Counterpunch, May 9, 2006.
Evo Morales recently read the “Supreme Decree” in which the nationalization of natural gas was announced. The rumor that this was about to happen had already spread in Bolivia. The decree starts by considering that “in historical struggles, the people have conquered and paid with their blood, the right to return our natural resources and our wealth in natural gas to the hands of the nation and to be utilized to the benefit of the country.”
According to current polls Evo Morales has 80% approval, but the U.S. is concerned about a government that is not following the path of democracy. George Bush had a similar approval rate after 9/11 and although there were concerns in other parts of the world, the official discourse in the US linked popular approval of the government with democracy and not with populism. What are the relations between democracy and popular approval of the presidential mandate?
The international press reported the substantial concern of the industrial sector after President Morales announced the nationalization. The New York Times quoted Adriano Pires, director of the Brazilian Center for Infrastructure Studies, who said:
“Governments in the region see energy as a commodity they can use to push populist agendas … From a political point of view, it’s a powerful issue to manipulate, but from an Industrial point of view, it can do real harm” (05/02/06, A5).
Pires’ statement is half true. He assumes that nationalization of natural gas is just a political move and he assumes that the industrial sector has no political interests. Furthermore, he assumes that industrialization in itself is good for all and that there will be no economic benefits for the majority of the Bolivian population.
One can surmise that Pires would do whatever is possible to benefit the industrial sector, and leave other institutions to fight poverty. Pires’ concern is not the well being of human beings, but the increase in productivity.
The industrial sector and the government of industrial countries are not considering the possibility that the nationalization of natural gas in Bolivia could be a way to fight poverty. Regaining the autonomy that was taken away by the privatization of natural resources under the government of Gonzálo Sánchez de Losada may not be going back to the national populism of the 70’s in Latin America, but moving forward to a new way of doing politics and economy (the de-colonial way, as it is being conceptualized in Bolivia).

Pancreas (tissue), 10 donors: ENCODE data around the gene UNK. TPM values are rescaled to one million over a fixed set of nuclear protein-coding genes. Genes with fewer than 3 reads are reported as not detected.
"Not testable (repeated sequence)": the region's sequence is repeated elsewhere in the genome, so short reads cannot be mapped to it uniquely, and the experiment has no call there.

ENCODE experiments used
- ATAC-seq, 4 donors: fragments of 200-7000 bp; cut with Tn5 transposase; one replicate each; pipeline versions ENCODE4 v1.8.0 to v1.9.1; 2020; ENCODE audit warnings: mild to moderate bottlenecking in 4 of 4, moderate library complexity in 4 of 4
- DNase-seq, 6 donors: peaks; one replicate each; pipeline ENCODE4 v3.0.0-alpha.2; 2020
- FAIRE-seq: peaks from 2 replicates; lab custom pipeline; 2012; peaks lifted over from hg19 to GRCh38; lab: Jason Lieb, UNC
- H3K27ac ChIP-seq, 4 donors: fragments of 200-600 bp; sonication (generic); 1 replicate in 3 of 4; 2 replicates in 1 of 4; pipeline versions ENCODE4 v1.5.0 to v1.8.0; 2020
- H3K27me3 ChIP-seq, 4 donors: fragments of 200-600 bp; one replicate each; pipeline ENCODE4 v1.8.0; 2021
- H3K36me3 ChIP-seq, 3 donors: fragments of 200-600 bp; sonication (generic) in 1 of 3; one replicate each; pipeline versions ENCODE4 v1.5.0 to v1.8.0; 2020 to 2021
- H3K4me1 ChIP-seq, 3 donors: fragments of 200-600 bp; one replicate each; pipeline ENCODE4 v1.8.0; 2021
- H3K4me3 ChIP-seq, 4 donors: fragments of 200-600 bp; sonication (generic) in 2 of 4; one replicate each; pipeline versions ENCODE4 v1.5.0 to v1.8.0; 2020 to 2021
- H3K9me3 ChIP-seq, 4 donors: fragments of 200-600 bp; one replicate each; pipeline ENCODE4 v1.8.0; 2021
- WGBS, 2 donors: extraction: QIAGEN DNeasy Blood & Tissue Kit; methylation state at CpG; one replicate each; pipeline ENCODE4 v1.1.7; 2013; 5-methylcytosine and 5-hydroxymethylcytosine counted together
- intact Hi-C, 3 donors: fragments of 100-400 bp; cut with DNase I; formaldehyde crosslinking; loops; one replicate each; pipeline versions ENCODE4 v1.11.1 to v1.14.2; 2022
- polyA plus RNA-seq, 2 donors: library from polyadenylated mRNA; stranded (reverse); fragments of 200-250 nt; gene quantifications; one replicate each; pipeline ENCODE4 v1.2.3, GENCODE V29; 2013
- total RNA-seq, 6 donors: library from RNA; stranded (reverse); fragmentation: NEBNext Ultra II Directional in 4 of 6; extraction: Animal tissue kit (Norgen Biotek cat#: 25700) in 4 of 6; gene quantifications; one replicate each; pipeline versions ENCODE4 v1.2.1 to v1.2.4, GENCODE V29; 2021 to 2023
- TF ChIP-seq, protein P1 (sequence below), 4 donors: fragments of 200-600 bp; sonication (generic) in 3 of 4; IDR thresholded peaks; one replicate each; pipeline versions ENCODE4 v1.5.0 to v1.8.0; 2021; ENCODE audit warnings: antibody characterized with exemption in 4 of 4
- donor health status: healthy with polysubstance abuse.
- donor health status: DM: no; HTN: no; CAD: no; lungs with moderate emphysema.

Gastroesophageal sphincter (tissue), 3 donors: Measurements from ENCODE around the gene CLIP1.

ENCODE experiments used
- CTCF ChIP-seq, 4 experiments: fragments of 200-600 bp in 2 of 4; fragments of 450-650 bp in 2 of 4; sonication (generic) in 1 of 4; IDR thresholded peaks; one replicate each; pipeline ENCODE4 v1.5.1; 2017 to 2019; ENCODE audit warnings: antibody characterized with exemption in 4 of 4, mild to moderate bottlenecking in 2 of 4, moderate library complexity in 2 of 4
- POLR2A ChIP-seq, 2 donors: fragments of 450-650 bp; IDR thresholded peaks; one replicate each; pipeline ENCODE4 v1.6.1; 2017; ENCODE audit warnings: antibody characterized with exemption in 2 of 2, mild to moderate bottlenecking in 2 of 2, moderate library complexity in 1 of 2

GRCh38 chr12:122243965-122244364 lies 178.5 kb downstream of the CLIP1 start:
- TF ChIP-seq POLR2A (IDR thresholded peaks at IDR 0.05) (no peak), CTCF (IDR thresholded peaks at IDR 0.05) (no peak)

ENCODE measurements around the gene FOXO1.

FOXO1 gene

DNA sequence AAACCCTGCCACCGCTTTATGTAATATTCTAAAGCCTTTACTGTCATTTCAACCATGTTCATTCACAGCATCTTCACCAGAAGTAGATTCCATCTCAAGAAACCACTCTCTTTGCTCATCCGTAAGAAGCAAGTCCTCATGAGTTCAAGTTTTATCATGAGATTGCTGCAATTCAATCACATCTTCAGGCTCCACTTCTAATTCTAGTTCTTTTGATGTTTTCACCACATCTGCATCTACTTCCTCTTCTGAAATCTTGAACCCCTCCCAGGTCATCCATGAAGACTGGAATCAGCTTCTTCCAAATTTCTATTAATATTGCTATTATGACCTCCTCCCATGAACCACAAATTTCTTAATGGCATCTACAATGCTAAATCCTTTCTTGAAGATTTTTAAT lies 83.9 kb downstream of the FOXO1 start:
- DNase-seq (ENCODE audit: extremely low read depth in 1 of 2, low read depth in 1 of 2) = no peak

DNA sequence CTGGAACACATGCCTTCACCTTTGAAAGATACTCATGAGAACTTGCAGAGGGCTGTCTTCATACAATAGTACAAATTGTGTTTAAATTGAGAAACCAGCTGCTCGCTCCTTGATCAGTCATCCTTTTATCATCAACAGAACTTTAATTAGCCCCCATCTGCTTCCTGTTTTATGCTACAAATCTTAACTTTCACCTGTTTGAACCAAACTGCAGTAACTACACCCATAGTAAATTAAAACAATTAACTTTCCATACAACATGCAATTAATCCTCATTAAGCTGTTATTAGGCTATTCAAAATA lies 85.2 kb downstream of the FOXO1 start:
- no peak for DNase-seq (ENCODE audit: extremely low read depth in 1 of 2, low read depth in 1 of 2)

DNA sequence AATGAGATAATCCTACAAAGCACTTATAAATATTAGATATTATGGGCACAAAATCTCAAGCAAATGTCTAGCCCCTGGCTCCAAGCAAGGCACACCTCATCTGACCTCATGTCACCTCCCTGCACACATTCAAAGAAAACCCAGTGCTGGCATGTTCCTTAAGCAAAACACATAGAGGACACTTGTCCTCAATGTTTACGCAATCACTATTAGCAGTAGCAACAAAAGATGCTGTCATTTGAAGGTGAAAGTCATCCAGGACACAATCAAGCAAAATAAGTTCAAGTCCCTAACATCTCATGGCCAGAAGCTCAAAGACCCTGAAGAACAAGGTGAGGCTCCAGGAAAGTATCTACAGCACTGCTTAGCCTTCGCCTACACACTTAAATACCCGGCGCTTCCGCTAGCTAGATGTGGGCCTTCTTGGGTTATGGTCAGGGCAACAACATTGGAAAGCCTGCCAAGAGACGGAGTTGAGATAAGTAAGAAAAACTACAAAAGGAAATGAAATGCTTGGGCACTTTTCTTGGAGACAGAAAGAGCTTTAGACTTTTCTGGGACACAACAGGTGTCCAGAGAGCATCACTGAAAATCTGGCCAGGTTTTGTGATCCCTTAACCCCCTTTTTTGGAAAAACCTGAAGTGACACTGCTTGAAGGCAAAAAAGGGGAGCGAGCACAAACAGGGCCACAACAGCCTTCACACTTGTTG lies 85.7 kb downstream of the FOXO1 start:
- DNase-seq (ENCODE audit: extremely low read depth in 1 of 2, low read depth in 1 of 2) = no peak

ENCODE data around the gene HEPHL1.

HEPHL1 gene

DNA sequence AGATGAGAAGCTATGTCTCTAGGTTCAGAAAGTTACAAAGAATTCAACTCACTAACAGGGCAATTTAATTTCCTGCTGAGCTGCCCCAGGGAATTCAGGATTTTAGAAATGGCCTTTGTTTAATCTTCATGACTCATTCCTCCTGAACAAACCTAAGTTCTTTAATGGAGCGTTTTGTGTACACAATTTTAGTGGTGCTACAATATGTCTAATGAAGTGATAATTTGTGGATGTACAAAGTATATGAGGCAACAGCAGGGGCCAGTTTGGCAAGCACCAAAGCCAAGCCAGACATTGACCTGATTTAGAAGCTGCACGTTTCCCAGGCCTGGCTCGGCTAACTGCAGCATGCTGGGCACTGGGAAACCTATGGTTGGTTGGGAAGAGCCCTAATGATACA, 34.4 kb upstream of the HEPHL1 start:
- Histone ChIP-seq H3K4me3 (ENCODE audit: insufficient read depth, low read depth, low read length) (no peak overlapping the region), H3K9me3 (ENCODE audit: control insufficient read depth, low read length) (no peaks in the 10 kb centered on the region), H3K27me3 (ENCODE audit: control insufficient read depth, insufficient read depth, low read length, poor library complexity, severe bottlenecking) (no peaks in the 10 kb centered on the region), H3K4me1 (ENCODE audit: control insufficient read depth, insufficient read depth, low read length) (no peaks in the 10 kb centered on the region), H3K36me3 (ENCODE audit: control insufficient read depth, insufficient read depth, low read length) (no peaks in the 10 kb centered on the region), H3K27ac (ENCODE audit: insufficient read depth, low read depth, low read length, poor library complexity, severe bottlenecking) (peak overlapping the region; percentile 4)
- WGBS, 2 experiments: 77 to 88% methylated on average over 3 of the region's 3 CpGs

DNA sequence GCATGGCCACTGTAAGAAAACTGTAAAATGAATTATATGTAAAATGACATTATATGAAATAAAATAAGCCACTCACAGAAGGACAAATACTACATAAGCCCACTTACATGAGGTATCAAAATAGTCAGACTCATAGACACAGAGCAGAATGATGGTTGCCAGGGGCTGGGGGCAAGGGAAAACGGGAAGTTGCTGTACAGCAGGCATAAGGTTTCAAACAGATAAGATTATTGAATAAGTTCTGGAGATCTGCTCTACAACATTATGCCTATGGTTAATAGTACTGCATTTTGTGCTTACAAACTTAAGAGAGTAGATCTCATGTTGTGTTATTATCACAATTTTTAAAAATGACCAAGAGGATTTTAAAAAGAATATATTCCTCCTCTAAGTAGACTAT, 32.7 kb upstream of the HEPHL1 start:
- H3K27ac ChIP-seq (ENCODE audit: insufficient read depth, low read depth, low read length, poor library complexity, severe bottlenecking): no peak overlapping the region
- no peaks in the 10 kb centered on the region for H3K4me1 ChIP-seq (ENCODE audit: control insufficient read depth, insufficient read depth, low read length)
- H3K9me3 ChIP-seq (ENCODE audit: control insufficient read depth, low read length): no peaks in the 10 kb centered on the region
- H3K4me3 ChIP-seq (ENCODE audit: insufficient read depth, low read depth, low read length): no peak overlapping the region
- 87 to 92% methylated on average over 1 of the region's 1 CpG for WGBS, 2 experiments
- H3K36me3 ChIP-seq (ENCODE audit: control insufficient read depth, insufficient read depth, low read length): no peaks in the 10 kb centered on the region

It is time perhaps to start questioning the idea that industrialization and technology paves the way to democracy and that democratic projects that are different from those of the private sector are authoritarian populism. The news and official reports regularly inform that while worldwide wealth and productivity increases, poverty climbs as well.
We, readers and audience of popular media, are daily invited to think that there is only one way to go: to increase productivity, to spread technology and to allow people to vote. Democracy is at the end of this road. When people vote in a surprising majority for a project (like that of Evo Morales, Hugo Chávez or Hamas), that is not following the predicted path, democracy in danger is debated and the authoritarian use of force is considered as a measure to re-establish democracy. That makes you think that democracy means to be in agreement with the concept of democracy defended by those who have the control of money and the control of authority. That profile makes us believe that indeed people who do not believe in capitalism and that suffer the consequences of globalization, are wrong in their feeling and in their struggle for liberation of imperial global designs.
The strengthening of the State that we are witnessing around the world (from Vladimir Putin in Russia to Mahmoud Amhadinejad in Iran; from Hugo Chávez to Evo Morales) is a response to the danger of a private sector, as Joseph Stiglitz has analyzed in the case of the collapse of the Soviet Union, and also of the end of the ten years of privatization in Argentina under Carlos Ménem.
If President Bush and Osama Bin Laden have been a portrait of a struggle of fundamentalisms, we can conclude that today Bolivia provides an example of the struggle between the danger of the private sector that Antonio Pires mentions and the danger of national populism. Neither offers a way to the future.
But, in the last analysis, Evo Morales may be doing something different: not a move toward revamping national populism in Latin America, as the vox populi has it, but moving in a different direction: the de-colonization of the State and the de-colonization of the economy. Which means, working toward a political theory that is not contained in John Locke and in a political economy that is beyond Adam Smith and Karl Marx.